I have been studying that electrons have quantum number called spin quantum number(s), this number can have either +1/2 or -1/2 value. If s=+1/2, the spin is clockwise and if s=-1/2, the spin is anti clockwise about it's imaginary axis. But, I am facing some problems now with this concept, the problems are, photon have 1-spin, another recently discovered sub-atomic particle having spin 3 (para. 7), how physicists explain these spin?

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    $\begingroup$ Depends on what you mean by "explain". Physics is descriptive. We can observe that quantum mechanical objects have an internal physical property that behaves very similar to angular momentum. We call this spin. On the theoretical level it turns out that spin emerges naturally from relativistic quantum theory. That's however, is not so much an explanation as it is a consistent result: we see that the world is relativistic and nature seems to implement many of the mathematical consequences that come with that. $\endgroup$
    – CuriousOne
    Oct 11, 2014 at 14:49
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    $\begingroup$ Possible duplicates: physics.stackexchange.com/q/1/2451 and links therein. $\endgroup$
    – Qmechanic
    Oct 11, 2014 at 15:41
  • $\begingroup$ In QM angular momentum is a change in the phase of the wave function under rotations, which can come about in not one way (normal angular momentum) but two ways (normal ang mom OR mixing up components of the wave function, spin, which explains the need for all the representation theory) physics.stackexchange.com/q/135885 $\endgroup$
    – bolbteppa
    Oct 11, 2014 at 15:45
  • $\begingroup$ Subquestion: Do we know that anything is actually spinning, or is "spin" just a term applied to a measurable side-effect of the particle. Ie, is spin a physical phenomenon or a mathematical notation? $\endgroup$
    – Hot Licks
    Oct 11, 2014 at 17:32

2 Answers 2


Spin is best understood as an intrinsic angular momentum. It is probably easier to understand the concept for a charged particle. A classical charged particle moving along a circle has an angular momentum and the "circuit" has a magnetic moment. Further, the two are proportional to each other.

It is experimentally found that a charged particle like an electron has an magnetic moment, the way it has a charge and a mass. We therefore suggest that the electron also has an intrinsic angular momentum $\vec{S}$, proportional to its magnetic moment $\vec{\mu}$.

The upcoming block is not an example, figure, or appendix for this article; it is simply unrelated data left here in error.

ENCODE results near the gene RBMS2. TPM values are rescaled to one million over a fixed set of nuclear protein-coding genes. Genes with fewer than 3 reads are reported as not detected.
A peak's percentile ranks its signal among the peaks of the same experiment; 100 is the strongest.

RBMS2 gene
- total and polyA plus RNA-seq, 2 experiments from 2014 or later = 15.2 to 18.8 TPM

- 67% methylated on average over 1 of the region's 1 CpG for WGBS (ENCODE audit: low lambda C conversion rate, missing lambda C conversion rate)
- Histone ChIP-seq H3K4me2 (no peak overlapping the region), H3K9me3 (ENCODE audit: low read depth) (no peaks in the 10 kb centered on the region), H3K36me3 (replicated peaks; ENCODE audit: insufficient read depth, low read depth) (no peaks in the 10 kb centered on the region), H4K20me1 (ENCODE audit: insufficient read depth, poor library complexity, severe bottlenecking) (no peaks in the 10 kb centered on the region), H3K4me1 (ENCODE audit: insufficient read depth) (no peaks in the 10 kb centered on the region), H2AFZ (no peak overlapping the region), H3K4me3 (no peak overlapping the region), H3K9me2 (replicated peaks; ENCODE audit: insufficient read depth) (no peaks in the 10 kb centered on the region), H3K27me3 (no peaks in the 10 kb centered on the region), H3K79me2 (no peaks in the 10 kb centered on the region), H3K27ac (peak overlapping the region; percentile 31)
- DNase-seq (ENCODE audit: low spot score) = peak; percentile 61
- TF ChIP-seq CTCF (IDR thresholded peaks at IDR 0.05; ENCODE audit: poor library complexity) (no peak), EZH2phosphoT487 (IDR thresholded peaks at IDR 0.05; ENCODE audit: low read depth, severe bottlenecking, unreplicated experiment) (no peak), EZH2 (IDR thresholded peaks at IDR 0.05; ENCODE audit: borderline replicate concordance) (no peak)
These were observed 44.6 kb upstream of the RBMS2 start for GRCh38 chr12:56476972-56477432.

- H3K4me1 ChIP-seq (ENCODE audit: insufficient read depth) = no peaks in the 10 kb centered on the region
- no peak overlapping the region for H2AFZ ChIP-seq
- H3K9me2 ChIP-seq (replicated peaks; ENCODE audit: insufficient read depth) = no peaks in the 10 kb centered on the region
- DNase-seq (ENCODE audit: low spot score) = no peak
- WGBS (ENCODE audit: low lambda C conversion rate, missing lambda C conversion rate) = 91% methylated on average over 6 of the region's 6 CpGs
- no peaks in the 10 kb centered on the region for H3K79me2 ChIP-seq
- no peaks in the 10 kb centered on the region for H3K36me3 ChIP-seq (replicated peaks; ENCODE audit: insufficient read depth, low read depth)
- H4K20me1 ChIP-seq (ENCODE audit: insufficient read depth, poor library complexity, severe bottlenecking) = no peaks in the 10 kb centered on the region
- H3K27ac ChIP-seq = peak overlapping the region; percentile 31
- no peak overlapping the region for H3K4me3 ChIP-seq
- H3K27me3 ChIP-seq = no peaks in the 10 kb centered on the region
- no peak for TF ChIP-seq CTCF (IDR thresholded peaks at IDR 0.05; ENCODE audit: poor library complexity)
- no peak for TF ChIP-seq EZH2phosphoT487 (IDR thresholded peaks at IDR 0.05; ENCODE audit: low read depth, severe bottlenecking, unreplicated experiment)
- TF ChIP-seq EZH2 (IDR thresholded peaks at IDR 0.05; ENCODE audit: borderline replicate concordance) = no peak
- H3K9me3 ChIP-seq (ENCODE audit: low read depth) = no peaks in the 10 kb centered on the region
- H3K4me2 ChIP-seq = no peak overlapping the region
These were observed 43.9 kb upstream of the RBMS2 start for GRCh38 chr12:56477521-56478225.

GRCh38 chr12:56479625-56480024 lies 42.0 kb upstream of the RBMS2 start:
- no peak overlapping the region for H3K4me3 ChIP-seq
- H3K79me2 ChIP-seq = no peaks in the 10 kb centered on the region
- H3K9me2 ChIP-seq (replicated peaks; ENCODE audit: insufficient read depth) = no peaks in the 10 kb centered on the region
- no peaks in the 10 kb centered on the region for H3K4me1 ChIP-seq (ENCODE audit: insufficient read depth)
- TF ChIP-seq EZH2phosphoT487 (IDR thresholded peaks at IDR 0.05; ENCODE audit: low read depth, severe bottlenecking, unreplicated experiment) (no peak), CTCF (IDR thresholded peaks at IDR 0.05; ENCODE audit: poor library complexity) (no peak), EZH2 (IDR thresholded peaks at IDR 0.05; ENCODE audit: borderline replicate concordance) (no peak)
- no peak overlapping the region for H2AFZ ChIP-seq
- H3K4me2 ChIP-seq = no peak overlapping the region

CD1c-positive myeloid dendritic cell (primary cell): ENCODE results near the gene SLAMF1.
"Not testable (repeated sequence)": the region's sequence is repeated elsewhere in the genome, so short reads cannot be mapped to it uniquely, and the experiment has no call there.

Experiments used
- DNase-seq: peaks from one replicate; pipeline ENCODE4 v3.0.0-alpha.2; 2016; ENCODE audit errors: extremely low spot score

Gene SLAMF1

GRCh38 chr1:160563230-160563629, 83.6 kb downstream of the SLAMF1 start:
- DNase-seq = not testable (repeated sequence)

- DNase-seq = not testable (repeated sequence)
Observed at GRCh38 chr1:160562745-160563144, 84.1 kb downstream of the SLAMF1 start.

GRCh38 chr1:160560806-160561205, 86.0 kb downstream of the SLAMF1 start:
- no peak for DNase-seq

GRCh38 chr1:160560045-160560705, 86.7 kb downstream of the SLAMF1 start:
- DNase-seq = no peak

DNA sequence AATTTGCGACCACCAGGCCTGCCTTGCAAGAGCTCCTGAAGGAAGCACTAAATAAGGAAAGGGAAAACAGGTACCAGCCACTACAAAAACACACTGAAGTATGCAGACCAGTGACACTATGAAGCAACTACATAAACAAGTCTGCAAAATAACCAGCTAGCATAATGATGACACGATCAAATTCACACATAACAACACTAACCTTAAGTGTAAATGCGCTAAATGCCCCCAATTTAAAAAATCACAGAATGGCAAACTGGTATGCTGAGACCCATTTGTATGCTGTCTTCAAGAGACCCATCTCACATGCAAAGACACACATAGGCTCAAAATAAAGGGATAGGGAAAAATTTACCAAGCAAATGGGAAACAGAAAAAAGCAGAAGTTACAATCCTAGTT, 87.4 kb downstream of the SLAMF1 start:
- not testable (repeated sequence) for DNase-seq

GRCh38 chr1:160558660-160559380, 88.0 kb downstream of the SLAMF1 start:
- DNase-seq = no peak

We also find experimentally that an electron orbital angular momentum $\vec{L}$ is not a conserved quantity but $\vec{J} = \vec{L} + \vec{S}$ is. Therefore, $\vec{S}$ is not just a mathematical convenience but a "real" angular momentum.


Spin arises from the need to represent the rotation group $\mathrm{SO}(3)$ upon our Hilbert space of states. We need such a representation because the rotations (together with space translations) correspond to the non-relativistic changes of reference frames.

Since states are only determined up to rays in the Hilbert space, the true space of states on which we must represent the group is the projective Hilbert space, and the projective representations of a Lie group are (under some conditions) in bijection to the linear representations of its covering group, which is $\mathrm{SU}(2)$.

It turns out that these representations can be labeled by an integer $s \in \mathbb{N}$ or a half-integer $s \in \mathbb{N} + \frac{1}{2}$. This number is what we call spin.

  • $\begingroup$ Apin arises from an experimental need to conserve angular momentum, mathematical explanations for this are an ad hoc addition. $\endgroup$
    – nbubis
    Oct 11, 2014 at 18:31
  • $\begingroup$ +1, sigh... I hope some day I'll finally find the time to learn at least some basic QFT... :( $\endgroup$
    – Ellie
    Oct 12, 2014 at 23:29

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